The south-facing slopes of the Spanish Pyrenees are heaven for lovers of the great outdoors, with stunning scenery providing the backdrop for a wide range of adventurous activities all year round
The small town of Sallent de Gallego lies high in the Spanish Pyrenees, a few miles from the French border. Apart from the fact that it is home to a modestly furnished but particularly good restaurant favoured by the King of Spain, there is nothing remarkable about its quaint streets and generally quiet demeanour.
Nothing, that is, until you come to a bar, tucked away in the corner of a small square. Right outside the door is a man-made climbing wall extending two storeys up the outside of the building. Can you imagine the furore if someone attempted to do that in the UK? The nanny state would mobilise waves of apoplectic planners and health and safety officials. The hapless perpetrators would be condemned as irresponsible and the drab champions of political correctness would trumpet that the ‘Spanish way is not our way.’ But what is the Spanish way?
To my mind, the Spanish way acknowledges the grandeur of the scenery, accepts the challenge of the mountains and celebrates the simple joy of being a part of nature. The Spanish way expects us to take responsibility for our actions and would laugh us out of court if we tried to blame others for our own foolishness. The Spanish way is enthusiastic, encouraging and tolerant. The Spanish way is simply more fun, and that, above all else, is why I love the Pyrenees.
The Pyrenees form the border between France and Spain. Although less well known than the Alps, the scenery is just as spectacular, with the higher summits rising above 11,000 feet. While I was there, the weather on the south-facing Spanish side was perfect, bright and sunny with light winds. It had apparently been that way for the past three months.
I was based in Formigal, a small ski village in the Aragonese Pyrenees, 370 kilometres northwest of Barcelona. Although it was mid-March, there was still more than enough snow to provide good skiing and boarding. Midweek was relatively quiet but the weekend was busy with Spanish skiers determined to extend their season for as long as possible. With a top elevation of almost 8,000 feet and 50 kilometres of marked runs served by an excellent lift system, Formigal is an ideal base for beginners and families. The nearest airports are Zaragoza (transfer time: approximately 1.5 hours) and Pau in France. Both are served by low-cost carriers from the UK.
The abba Formigal Hotel is superbly situated within easy walking distance of the town centre yet enjoying glorious views over the surrounding area. The rooms are comfortable and spacious, some with their own terrace and commanding views. Family rooms accommodating three and four people are available. Facilities include a gym and superb pool. Ask at reception for information about summer activities such as climbing, hiking and rafting.
Other winter activities include snowmobiles, dog sleds, hiking, ice climbing and ski racquets. Having never tried ski racquets (snowshoes) before, I thought I’d spend a leisurely afternoon sauntering along pine-fringed tracks in the sunshine. Not so. Our guide Inaki (pronounced Yakki) took us straight to the top of a nearby 7,000-foot peak by what can only be described as the direct route.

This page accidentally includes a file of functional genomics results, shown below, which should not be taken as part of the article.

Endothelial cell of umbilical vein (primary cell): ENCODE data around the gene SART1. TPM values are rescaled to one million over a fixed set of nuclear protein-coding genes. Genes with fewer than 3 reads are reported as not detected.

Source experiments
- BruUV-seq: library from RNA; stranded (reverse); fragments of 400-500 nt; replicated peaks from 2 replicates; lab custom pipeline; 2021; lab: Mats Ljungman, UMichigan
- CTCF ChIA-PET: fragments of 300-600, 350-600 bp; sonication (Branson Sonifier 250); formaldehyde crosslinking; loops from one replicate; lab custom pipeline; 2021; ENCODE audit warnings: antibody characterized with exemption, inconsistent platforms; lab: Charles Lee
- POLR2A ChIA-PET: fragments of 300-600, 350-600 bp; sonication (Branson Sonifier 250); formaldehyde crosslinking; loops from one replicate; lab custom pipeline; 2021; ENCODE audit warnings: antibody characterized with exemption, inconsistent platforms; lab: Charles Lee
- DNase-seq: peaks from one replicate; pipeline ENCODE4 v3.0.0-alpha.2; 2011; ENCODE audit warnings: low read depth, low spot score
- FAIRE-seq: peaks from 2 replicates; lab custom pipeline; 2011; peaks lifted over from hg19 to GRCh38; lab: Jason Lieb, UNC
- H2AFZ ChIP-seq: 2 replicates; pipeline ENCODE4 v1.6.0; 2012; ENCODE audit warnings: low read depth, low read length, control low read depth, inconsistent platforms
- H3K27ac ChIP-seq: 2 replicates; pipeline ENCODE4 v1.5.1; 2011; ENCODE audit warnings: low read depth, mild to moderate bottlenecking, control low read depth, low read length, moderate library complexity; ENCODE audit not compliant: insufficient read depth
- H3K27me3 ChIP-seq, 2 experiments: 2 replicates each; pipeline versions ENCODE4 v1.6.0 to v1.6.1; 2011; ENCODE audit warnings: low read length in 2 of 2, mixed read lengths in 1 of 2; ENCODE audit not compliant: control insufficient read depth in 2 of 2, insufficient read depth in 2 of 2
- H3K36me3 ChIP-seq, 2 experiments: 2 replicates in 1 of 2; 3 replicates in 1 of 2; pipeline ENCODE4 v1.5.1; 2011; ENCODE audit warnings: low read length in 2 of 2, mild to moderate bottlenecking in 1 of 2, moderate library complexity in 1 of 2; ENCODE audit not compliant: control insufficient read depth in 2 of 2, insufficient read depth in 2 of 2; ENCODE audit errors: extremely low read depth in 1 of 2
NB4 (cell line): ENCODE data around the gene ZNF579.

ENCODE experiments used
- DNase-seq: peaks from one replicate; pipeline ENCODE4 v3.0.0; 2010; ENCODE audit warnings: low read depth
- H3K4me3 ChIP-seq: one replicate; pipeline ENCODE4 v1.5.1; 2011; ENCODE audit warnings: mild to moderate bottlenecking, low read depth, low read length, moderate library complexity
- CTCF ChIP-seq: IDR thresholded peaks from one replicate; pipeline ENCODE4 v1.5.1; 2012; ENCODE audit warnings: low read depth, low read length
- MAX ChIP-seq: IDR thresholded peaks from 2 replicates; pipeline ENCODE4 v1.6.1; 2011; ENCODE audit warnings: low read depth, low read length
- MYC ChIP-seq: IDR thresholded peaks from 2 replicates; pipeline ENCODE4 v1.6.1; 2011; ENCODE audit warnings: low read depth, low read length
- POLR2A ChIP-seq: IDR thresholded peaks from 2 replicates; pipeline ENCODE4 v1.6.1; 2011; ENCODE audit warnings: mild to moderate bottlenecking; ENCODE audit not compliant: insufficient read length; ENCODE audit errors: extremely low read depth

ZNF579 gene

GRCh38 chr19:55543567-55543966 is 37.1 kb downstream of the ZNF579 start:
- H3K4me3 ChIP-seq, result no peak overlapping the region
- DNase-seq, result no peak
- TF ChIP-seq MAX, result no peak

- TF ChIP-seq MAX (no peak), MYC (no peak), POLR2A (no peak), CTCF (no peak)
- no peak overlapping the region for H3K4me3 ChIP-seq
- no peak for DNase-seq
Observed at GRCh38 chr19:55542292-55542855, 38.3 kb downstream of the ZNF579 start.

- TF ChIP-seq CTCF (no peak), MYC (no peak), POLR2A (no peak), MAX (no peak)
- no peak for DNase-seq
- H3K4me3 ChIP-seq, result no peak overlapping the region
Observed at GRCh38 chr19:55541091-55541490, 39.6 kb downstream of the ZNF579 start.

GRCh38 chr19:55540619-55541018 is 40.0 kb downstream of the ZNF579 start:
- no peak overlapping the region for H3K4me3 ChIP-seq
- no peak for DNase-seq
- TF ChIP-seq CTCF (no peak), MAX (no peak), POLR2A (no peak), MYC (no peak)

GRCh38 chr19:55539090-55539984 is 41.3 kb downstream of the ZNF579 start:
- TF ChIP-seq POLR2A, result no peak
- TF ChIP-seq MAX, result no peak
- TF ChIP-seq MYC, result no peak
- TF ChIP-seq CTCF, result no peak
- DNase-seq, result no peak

Racquets are basically plastic frames that strap to the bottom of a normal hiking boot by way of a hinged binding. Their purpose is to spread your weight over a larger area, but in very soft snow you can still sink in up to your thigh. Even with the help of ski poles, it can be quite a strenuous activity. In our case, we had to battle our way up steep snow slopes followed by a near vertical gully. Had the snow been harder it would have made a respectable winter route, requiring ice axe, crampons and a certain amount of resolve to reach the summit.
Summer activities include hiking, horse riding, mountain biking, paragliding, rafting, caving, canyoning… in fact, most outdoor pursuits are available in the region. The nearby Ordesa National Park is the oldest national park in Spain, and the base for some of the best rock climbing in Europe.
The diverse landscape houses a number of SPABs (Special Protection Areas for Birds). We were fortunate in seeing a rare lammergeyer circling majestically above the valley one evening as we headed for Jaca, capital of the Aragon region. Jaca is an important stopover on the pilgrimage route to Santiago, and the whole town is marinated in history. The Romanesque cathedral erected in the 11th century is genuinely awesome.
When you really do need to unwind, there are a number of health spas in and around Formigal. A recently refurbished five-star spa in nearby Panticosa provides a unique opportunity to relax body and soul in a sumptuous, if somewhat antiseptic, environment.
One of the most surprising features for me was the quality of food and wine served in local restaurants. If you haven’t yet experienced fillet steak wrapped in bacon on a bed of baked apple with mushroom ice cream, you’re a gastronomic lightweight – trust me.
For something a little bit different at a price that won’t break the bank, the Aragonese Pyrenees are well worth considering. They're less than two hours' flying time from the UK, the standard of food and accommodation is excellent, and the scenery will stir your soul.